Write First, Succeed Later



I often feel like I’m in a race against time with my career. Despite the fact that I’ve been writing since I was 18, I have little to show for it in terms of work I’m proud of. Some of it has to do with me leaving projects before their final revisions, but for the most part, it’s that the final products I have don’t meet the vision I had in mind when I started writing. Most of my projects have gone this route:

The idea: amazing!

The writing: hard, but I’m holding out that it’s going to be amazing!

Final draft: Not amazing, but still pretty good!

Submissions to festivals, contests and job openings: Rejection. Not amazing.

Having the thick skin to accept rejection is a prerequisite for being a writer, but accepting it doesn’t mean it doesn’t faze you. It’s disheartening to go through this process year after year, and I often wonder how much longer I’ll be able to stomach being told my hard work isn’t the great idea I had in my head.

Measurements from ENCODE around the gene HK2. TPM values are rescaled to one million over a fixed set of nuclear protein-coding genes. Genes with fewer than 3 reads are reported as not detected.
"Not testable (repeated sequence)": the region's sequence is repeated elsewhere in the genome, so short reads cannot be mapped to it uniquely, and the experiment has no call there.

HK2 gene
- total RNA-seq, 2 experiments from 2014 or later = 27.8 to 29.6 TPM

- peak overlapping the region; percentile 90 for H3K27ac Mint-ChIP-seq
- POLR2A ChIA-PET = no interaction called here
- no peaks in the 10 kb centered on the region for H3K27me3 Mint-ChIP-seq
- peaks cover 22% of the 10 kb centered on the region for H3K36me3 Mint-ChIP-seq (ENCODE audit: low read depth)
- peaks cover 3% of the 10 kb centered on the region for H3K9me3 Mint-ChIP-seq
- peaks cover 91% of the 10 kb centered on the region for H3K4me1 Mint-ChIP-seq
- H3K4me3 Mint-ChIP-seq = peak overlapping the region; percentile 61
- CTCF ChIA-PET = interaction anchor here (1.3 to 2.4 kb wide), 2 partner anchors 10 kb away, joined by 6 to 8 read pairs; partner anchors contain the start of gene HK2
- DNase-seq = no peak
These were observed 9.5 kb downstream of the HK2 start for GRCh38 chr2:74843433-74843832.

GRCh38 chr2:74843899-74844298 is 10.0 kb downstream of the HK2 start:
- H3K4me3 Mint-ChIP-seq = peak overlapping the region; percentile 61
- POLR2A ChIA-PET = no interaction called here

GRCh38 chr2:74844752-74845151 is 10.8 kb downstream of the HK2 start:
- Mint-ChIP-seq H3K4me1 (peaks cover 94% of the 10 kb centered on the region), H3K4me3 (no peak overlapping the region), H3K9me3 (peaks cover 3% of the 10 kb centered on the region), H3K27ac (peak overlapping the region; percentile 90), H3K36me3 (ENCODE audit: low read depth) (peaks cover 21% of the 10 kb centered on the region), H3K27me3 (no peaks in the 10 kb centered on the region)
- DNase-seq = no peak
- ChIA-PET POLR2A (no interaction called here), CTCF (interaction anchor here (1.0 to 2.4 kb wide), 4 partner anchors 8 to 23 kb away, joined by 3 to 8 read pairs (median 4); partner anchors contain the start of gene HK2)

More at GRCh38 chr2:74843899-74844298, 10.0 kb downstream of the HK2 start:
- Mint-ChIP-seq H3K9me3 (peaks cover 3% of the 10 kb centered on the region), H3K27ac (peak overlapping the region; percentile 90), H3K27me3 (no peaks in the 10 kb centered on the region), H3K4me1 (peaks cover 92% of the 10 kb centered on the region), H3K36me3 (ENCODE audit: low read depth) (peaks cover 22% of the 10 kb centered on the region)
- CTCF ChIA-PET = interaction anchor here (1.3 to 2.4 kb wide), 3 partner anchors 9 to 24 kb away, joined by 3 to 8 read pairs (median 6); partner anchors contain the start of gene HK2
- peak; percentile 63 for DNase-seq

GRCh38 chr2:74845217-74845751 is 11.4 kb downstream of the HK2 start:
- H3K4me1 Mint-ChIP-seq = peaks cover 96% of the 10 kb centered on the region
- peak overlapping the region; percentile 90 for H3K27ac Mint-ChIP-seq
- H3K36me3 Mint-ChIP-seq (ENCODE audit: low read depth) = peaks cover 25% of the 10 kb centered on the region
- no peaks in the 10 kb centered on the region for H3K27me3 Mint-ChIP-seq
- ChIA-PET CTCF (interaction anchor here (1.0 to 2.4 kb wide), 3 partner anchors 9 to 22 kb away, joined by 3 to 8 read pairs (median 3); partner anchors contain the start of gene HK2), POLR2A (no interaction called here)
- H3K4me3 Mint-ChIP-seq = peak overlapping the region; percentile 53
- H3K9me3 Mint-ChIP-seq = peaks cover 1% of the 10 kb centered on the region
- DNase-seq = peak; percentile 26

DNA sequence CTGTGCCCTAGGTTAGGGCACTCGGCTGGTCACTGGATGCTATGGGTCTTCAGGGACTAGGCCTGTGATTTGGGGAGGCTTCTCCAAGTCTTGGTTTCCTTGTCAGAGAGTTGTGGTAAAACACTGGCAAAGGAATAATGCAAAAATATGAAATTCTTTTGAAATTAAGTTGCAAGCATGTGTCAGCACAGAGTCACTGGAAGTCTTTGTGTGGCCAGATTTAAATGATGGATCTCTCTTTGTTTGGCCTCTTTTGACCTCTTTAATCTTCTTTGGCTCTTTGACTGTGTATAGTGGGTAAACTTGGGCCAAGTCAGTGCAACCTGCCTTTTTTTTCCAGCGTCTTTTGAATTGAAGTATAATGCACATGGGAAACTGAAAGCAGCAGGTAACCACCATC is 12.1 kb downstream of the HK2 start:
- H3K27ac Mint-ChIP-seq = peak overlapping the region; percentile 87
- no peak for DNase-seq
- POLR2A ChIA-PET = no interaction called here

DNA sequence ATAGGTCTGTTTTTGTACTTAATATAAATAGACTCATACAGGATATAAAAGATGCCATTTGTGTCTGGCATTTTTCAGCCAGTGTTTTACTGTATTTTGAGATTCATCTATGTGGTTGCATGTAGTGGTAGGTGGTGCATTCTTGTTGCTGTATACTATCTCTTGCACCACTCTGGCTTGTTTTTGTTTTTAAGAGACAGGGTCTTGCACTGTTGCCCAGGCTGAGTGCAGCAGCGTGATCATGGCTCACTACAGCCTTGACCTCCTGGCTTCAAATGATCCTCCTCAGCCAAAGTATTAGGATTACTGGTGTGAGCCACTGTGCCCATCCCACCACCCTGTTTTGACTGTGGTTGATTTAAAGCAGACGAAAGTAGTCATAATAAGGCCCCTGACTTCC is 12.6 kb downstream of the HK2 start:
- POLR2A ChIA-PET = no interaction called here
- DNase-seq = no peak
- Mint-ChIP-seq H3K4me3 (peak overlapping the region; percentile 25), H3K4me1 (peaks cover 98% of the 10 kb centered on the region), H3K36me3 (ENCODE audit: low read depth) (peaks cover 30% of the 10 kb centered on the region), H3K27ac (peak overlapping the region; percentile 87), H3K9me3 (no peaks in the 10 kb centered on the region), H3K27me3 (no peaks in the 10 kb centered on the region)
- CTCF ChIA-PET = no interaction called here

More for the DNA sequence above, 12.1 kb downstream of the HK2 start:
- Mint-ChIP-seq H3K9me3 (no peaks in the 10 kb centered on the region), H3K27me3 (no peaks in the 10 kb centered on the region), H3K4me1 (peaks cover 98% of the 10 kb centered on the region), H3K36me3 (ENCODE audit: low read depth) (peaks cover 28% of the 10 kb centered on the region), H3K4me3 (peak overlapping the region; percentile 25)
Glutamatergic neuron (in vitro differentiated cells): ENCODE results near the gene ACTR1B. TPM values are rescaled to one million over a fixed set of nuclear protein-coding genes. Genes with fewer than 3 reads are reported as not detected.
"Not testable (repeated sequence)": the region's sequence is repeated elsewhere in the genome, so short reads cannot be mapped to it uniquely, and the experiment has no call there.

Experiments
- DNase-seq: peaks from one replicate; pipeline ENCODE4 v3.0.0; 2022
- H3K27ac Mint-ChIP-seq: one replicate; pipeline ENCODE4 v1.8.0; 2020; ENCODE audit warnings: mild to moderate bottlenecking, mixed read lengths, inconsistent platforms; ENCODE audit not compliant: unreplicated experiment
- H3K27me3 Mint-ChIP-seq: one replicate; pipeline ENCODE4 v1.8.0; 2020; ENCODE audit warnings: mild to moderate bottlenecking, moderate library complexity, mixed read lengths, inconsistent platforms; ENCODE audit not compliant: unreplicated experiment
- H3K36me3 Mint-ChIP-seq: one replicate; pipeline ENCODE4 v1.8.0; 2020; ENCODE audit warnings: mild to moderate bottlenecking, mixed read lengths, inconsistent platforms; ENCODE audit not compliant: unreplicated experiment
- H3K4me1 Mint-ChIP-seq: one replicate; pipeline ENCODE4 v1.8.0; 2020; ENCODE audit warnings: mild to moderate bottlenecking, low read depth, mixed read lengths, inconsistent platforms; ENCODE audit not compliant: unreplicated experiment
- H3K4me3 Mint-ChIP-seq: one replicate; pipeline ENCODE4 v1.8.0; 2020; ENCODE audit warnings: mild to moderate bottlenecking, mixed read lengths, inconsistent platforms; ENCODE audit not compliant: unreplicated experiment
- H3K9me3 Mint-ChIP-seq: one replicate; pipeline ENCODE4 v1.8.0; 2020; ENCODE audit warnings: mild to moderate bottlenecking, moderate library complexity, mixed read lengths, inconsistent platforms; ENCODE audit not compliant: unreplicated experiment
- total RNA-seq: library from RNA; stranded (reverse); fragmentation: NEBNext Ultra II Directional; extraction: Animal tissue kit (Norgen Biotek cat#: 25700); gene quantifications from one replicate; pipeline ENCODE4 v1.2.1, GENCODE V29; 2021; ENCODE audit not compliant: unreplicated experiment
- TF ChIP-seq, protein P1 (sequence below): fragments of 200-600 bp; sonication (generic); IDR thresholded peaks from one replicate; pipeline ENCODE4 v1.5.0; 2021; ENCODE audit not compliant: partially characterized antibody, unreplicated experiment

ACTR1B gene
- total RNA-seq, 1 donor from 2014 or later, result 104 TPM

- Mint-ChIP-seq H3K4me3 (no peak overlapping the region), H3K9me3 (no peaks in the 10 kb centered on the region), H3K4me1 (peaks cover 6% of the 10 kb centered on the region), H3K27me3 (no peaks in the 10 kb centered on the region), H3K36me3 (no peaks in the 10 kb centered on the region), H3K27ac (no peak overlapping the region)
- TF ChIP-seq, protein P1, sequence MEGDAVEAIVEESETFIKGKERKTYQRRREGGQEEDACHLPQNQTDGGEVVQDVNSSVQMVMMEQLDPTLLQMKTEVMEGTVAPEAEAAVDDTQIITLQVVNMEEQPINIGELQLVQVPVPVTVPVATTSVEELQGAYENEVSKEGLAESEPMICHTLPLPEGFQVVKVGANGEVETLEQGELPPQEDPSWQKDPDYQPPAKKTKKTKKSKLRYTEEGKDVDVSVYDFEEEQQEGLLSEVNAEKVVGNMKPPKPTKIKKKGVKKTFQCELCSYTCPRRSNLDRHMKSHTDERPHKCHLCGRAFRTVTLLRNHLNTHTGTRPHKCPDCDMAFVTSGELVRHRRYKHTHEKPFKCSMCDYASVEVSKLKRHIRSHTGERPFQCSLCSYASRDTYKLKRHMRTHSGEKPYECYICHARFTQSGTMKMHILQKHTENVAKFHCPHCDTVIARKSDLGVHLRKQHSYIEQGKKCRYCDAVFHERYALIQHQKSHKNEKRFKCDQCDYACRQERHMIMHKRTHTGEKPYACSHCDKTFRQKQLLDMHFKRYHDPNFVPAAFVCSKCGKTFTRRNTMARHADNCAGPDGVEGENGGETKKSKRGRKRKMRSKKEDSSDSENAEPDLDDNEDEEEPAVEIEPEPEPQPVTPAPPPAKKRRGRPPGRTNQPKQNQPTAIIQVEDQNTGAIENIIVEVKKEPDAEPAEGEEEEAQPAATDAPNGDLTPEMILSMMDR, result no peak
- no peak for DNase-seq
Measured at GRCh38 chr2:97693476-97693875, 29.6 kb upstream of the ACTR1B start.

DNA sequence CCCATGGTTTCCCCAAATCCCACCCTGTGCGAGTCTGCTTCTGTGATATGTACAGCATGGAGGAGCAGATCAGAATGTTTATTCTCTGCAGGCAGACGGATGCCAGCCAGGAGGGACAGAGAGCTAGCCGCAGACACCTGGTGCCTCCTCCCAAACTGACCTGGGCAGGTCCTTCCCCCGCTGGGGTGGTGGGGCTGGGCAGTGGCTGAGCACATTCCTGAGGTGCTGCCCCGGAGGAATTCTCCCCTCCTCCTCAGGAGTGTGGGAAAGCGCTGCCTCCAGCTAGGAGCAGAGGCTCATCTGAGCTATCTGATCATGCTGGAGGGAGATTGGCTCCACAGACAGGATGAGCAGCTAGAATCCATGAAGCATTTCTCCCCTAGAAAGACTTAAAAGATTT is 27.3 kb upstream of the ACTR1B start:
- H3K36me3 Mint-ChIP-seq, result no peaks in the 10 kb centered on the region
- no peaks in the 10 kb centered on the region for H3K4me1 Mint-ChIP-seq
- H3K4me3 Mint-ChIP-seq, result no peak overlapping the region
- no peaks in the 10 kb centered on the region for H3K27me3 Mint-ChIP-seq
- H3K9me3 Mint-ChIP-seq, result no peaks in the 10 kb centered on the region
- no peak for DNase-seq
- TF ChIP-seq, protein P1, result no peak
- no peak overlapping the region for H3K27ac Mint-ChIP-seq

My college writing professor once told my class, “Any time you feel writer’s block, it’s probably because you’re focusing too much on how good you want the writing to be as opposed to just doing the work.” I think it’s the most valuable thing I learned in school, because it clarified for me the difficulty of being a writer. You need to write a great thing, but it won’t happen if you think too much about how great it should be.

Instead of scrolling Facebook to delay yourself from trying to meet your great idea, throw yourself at your idea. You may not succeed, but you will have written.



One thought on “Write First, Succeed Later

  1. Those who succeed early may have a tough time later one. You do what you have to do and dig in for the long run.
    Many times the reward is in the journey and not in the destination.

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